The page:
Along the western coast of Ghana lies Beyin, situated on a dusty and bumpy track, and perhaps of little significance to the traveller in and of itself. Beyin is a laid-back, friendly launch pad for those wishing to make their way to the stilt-village of Nzulezo, an intriguing oddity considering the vast tracts of empty inhabitable land that surrounds this small, amphibian settlement.
Getting to Beyin does involve some canny figuring out of where to change tro-tros between Takoradi and the village itself. Try and leave plenty of daylight hours to get there, as it’s probably worth arriving while it’s still light out, especially as Beyin isn’t blessed with fantastic street lighting, so arriving by day will make finding the two main guesthouses far easier. The first of these, Fort Apollonia, is the furthest west of Ghana’s 14 whitewashed coastal landmarks, the more imposing of the two guesthouses Beyin has to offer, and thus the more obvious and popular abode for folks to lay their heads. Meanwhile, on the main road through Beyin sits a rather withered looking two-story dwelling that handles the overflow when Apollonia is full. Whichever dwelling you choose, or come to take, don’t expect abundant luxury; both the fort and guesthouse offer only basic, though comfortable, friendly and very cheap, accommodation.
Obviously, most of those passing through Beyin will be curious to see Nzulezo, and getting there couldn’t be much simpler. Beyin knows only too well why many visit their humble spot on the western coast of Ghana, and no sooner after unfamiliar faces are spotted, arrangements will be made for someone to boat you to the stilt village. In the absence of any official tourist office or business, this is most likely to be carried out in familiar Ghanaian ad-hoc style by one of the self-employed village guides, whose livelihood largely depends on ferrying tourists and travellers to and from Nzulezo.
Nzulezo then, is located on a lake just to the north of Beyin. Getting to the shores of the lake requires a short trek through some undergrowth and just how short this walk is depends entirely on the seasons -- and whether it’s dry or wet. Obviously, the higher the water level, the further you’ll be floating along the water. We enjoyed a laid-back punt through lush reeds and jungle in the morning sun for most of the way there; shortly before we arrived at this stilt complex, a joint effort was required to row of the boat. The journey there is certainly an education in and of itself, with the guide pointing out how he and others fish in the lake using various fish traps along the way. Nevertheless, the journey is a means to an end; the end being to have a polite nose about the rather unusual affair of a village on stilts. And after the hard work put into rowing a boat through a tropical day, the sight of it, which allows the body a hard-earned rest, is more than welcome.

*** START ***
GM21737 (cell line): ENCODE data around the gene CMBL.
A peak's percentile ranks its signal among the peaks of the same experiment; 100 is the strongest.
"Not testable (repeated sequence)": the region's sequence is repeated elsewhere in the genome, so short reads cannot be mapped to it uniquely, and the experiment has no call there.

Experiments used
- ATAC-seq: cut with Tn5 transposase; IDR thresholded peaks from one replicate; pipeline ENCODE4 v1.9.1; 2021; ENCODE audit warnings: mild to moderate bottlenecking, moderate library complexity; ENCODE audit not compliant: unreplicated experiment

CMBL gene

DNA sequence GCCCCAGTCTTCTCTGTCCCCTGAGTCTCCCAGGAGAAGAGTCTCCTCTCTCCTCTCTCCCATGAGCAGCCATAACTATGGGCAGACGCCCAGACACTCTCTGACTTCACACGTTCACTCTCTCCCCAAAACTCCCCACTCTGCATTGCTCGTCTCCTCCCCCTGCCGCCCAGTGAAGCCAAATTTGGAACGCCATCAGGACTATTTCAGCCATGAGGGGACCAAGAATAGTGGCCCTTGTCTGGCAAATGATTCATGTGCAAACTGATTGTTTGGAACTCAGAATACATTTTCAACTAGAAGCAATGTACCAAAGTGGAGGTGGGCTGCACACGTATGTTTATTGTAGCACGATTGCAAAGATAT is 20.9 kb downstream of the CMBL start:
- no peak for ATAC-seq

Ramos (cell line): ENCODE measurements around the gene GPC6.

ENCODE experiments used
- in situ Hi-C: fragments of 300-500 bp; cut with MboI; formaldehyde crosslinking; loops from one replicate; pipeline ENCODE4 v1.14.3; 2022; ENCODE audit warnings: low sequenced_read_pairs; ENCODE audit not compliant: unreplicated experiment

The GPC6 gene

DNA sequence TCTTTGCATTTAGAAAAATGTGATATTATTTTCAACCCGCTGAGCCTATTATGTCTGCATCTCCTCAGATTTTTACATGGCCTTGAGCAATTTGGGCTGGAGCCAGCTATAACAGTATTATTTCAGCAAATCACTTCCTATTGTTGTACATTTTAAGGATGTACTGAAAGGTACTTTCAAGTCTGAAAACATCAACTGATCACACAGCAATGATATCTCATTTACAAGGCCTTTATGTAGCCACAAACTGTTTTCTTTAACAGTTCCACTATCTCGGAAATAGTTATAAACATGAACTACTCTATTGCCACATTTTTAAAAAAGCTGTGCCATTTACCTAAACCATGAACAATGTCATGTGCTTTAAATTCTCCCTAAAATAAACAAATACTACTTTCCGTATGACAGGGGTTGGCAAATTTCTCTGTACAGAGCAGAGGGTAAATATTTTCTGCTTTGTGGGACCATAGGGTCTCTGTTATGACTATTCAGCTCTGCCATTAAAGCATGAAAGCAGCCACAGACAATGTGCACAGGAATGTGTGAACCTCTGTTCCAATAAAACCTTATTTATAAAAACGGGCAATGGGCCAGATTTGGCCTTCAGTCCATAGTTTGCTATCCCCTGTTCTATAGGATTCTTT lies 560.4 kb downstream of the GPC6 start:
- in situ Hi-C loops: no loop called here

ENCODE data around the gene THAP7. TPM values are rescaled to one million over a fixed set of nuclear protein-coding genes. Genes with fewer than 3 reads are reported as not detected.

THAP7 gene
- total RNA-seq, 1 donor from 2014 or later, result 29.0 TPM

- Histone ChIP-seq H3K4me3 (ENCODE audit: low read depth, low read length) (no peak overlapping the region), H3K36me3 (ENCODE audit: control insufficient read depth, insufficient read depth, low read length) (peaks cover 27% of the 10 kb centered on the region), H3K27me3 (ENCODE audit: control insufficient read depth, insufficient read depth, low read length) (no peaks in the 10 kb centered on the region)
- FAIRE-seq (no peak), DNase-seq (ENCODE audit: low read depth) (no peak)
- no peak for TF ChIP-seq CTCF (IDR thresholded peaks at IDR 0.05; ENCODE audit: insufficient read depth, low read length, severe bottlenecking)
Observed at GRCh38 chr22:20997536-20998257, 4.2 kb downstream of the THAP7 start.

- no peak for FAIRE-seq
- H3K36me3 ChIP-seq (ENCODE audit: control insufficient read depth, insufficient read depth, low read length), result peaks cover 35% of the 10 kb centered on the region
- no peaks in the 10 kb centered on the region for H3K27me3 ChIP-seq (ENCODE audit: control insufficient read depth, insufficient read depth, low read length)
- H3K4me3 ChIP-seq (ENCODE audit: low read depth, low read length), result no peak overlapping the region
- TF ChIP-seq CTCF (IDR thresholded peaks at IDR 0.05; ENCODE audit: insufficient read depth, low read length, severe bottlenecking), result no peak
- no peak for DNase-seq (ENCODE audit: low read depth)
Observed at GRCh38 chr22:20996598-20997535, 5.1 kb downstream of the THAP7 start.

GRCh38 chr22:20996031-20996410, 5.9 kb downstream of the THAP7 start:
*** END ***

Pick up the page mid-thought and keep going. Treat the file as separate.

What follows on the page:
Once moored up at the village and you are able to look around. One thing that's common to every visit to Nzulezo is the signing of the guestbook along with the handing over of a compulsory but small donation to the village coffers. Looking around the village, it's satisfying to note that theses donations have made a difference to this small fishing community. On our visit, our guide pointed to the school as an example of where collected money went. While it could not be garnered for sure as to whether this was strictly true, with public services in this poor corner of the world so thin on the ground, it would be quite likely that this was the case. There was also talk amongst the village that the next collective project here would be to establish a small guesthouse on the stilted phenomenon itself. So, this may have already been established, but since the wheels of progress oft turn very slowly in Ghana, the opposite might also be true.
Walking around the village is certainly an interesting experience, not least of course because the place is a fully functioning and working settlement. The oddities of the place will undoubtedly raise a wry smile as well, especially when walking past homes with TVs and stereos (of course a relative luxury in this corner of the globe) plugged into large car batteries. Listening to tales from village elders about how the village was founded is also eyebrow-raising; apparently it involved a magical snail and a fleeing tribe from Mali?! Perhaps the overwhelming impression however, given by the villagers along with the guides, is one of a genuinely welcoming attitude, which makes paying what feels like a pittance to both village and guide, easily worth it.
On leaving Nzulezo do make sure that you have reserves of physical strength, as obviously there will be a reasonable amount of rowing to be done to get back to dry land, where the majority of Ghana exists in settlements that aren't established directly over water. Once back on dry land and in Beyin, the only way out of the village is by tro-tro or taxi back towards Takoradi, from where, of course, a number of road routes through Ghana are easily navigable.